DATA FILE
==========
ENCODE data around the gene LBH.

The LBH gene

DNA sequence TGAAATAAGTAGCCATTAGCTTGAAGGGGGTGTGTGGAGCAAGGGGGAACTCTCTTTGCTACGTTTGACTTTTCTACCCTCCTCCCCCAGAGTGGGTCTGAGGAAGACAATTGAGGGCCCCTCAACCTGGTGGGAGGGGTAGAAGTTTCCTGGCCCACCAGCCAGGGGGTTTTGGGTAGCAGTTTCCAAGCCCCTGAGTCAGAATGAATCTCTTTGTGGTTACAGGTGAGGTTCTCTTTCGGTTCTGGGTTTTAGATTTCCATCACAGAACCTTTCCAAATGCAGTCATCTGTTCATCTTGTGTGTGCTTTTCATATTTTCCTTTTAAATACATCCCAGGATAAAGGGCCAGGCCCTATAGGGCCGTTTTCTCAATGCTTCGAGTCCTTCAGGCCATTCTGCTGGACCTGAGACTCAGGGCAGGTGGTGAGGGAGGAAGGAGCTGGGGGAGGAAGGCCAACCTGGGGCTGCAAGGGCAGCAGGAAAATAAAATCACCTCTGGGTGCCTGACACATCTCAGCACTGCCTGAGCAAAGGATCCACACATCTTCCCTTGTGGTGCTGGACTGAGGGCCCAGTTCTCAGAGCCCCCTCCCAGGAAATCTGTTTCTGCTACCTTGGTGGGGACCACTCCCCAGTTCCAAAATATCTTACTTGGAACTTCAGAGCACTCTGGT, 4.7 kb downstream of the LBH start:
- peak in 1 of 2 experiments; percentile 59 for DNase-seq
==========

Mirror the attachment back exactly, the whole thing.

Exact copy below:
ENCODE data around the gene LBH.

The LBH gene

DNA sequence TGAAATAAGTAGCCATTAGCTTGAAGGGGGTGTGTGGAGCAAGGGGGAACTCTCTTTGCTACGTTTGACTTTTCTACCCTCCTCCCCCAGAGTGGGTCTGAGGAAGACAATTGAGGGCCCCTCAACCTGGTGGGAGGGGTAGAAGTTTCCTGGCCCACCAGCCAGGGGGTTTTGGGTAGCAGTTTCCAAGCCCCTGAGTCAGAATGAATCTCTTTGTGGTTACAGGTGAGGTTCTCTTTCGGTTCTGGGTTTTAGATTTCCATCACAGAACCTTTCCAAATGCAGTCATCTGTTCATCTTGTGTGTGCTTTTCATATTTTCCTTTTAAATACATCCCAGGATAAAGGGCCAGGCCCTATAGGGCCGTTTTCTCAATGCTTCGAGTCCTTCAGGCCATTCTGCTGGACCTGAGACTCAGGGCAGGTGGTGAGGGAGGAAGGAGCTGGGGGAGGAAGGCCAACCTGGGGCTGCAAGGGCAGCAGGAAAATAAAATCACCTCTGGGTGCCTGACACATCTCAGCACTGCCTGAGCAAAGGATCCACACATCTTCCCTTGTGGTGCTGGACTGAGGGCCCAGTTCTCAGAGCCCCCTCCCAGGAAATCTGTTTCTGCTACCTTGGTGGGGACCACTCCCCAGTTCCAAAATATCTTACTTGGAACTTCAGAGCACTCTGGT, 4.7 kb downstream of the LBH start:
- peak in 1 of 2 experiments; percentile 59 for DNase-seq